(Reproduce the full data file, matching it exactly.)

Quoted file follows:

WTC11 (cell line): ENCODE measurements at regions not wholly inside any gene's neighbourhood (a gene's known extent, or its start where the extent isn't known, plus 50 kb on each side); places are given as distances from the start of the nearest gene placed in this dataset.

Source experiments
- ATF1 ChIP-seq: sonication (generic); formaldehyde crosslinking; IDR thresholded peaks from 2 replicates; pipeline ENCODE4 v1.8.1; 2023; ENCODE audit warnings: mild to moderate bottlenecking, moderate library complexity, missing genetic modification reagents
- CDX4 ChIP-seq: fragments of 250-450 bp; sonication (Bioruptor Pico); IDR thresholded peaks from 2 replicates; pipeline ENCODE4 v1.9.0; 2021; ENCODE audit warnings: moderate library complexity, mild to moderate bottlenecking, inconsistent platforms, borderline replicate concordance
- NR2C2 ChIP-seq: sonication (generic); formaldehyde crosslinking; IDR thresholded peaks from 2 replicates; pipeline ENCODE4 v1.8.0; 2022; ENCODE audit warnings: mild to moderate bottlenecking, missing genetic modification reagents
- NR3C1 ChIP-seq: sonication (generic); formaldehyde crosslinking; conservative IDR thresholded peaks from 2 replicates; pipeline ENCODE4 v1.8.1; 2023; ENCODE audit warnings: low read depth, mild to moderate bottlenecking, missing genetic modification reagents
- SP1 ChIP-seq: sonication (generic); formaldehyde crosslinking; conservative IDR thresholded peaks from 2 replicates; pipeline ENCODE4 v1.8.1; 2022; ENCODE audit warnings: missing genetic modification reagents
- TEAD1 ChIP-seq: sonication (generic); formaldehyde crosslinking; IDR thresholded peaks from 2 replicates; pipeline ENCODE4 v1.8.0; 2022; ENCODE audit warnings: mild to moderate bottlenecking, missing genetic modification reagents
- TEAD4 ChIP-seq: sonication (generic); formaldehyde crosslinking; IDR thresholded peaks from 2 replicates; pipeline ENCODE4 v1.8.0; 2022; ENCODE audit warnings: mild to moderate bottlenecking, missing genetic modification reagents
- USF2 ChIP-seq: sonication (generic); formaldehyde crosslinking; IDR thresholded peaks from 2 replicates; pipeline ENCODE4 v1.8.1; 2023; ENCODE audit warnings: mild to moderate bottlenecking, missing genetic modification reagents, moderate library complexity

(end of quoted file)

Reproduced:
WTC11 (cell line): ENCODE measurements at regions not wholly inside any gene's neighbourhood (a gene's known extent, or its start where the extent isn't known, plus 50 kb on each side); places are given as distances from the start of the nearest gene placed in this dataset.

Source experiments
- ATF1 ChIP-seq: sonication (generic); formaldehyde crosslinking; IDR thresholded peaks from 2 replicates; pipeline ENCODE4 v1.8.1; 2023; ENCODE audit warnings: mild to moderate bottlenecking, moderate library complexity, missing genetic modification reagents
- CDX4 ChIP-seq: fragments of 250-450 bp; sonication (Bioruptor Pico); IDR thresholded peaks from 2 replicates; pipeline ENCODE4 v1.9.0; 2021; ENCODE audit warnings: moderate library complexity, mild to moderate bottlenecking, inconsistent platforms, borderline replicate concordance
- NR2C2 ChIP-seq: sonication (generic); formaldehyde crosslinking; IDR thresholded peaks from 2 replicates; pipeline ENCODE4 v1.8.0; 2022; ENCODE audit warnings: mild to moderate bottlenecking, missing genetic modification reagents
- NR3C1 ChIP-seq: sonication (generic); formaldehyde crosslinking; conservative IDR thresholded peaks from 2 replicates; pipeline ENCODE4 v1.8.1; 2023; ENCODE audit warnings: low read depth, mild to moderate bottlenecking, missing genetic modification reagents
- SP1 ChIP-seq: sonication (generic); formaldehyde crosslinking; conservative IDR thresholded peaks from 2 replicates; pipeline ENCODE4 v1.8.1; 2022; ENCODE audit warnings: missing genetic modification reagents
- TEAD1 ChIP-seq: sonication (generic); formaldehyde crosslinking; IDR thresholded peaks from 2 replicates; pipeline ENCODE4 v1.8.0; 2022; ENCODE audit warnings: mild to moderate bottlenecking, missing genetic modification reagents
- TEAD4 ChIP-seq: sonication (generic); formaldehyde crosslinking; IDR thresholded peaks from 2 replicates; pipeline ENCODE4 v1.8.0; 2022; ENCODE audit warnings: mild to moderate bottlenecking, missing genetic modification reagents
- USF2 ChIP-seq: sonication (generic); formaldehyde crosslinking; IDR thresholded peaks from 2 replicates; pipeline ENCODE4 v1.8.1; 2023; ENCODE audit warnings: mild to moderate bottlenecking, missing genetic modification reagents, moderate library complexity